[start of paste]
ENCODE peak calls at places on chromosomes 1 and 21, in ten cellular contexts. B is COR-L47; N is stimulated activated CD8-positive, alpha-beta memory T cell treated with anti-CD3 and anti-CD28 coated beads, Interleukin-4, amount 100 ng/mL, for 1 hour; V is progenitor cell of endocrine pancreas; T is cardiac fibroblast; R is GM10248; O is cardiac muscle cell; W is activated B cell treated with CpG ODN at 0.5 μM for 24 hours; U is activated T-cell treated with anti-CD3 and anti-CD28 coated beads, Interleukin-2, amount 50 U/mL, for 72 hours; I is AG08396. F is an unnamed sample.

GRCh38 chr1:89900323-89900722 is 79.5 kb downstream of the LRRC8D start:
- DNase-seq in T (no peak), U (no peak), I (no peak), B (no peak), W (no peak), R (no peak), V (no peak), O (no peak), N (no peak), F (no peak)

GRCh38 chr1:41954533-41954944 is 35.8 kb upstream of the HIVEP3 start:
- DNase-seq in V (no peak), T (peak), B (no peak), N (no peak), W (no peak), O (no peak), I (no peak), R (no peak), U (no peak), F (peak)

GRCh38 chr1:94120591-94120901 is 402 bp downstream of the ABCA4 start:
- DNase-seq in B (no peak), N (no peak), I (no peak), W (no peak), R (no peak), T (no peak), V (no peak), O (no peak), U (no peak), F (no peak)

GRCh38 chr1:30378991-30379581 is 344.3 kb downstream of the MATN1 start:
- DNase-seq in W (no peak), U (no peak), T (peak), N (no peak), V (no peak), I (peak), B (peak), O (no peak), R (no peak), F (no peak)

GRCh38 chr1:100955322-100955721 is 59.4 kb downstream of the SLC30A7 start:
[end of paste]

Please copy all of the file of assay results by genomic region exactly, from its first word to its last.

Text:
ENCODE peak calls at places on chromosomes 1 and 21, in ten cellular contexts. B is COR-L47; N is stimulated activated CD8-positive, alpha-beta memory T cell treated with anti-CD3 and anti-CD28 coated beads, Interleukin-4, amount 100 ng/mL, for 1 hour; V is progenitor cell of endocrine pancreas; T is cardiac fibroblast; R is GM10248; O is cardiac muscle cell; W is activated B cell treated with CpG ODN at 0.5 μM for 24 hours; U is activated T-cell treated with anti-CD3 and anti-CD28 coated beads, Interleukin-2, amount 50 U/mL, for 72 hours; I is AG08396. F is an unnamed sample.

GRCh38 chr1:89900323-89900722 is 79.5 kb downstream of the LRRC8D start:
- DNase-seq in T (no peak), U (no peak), I (no peak), B (no peak), W (no peak), R (no peak), V (no peak), O (no peak), N (no peak), F (no peak)

GRCh38 chr1:41954533-41954944 is 35.8 kb upstream of the HIVEP3 start:
- DNase-seq in V (no peak), T (peak), B (no peak), N (no peak), W (no peak), O (no peak), I (no peak), R (no peak), U (no peak), F (peak)

GRCh38 chr1:94120591-94120901 is 402 bp downstream of the ABCA4 start:
- DNase-seq in B (no peak), N (no peak), I (no peak), W (no peak), R (no peak), T (no peak), V (no peak), O (no peak), U (no peak), F (no peak)

GRCh38 chr1:30378991-30379581 is 344.3 kb downstream of the MATN1 start:
- DNase-seq in W (no peak), U (no peak), T (peak), N (no peak), V (no peak), I (peak), B (peak), O (no peak), R (no peak), F (no peak)

GRCh38 chr1:100955322-100955721 is 59.4 kb downstream of the SLC30A7 start: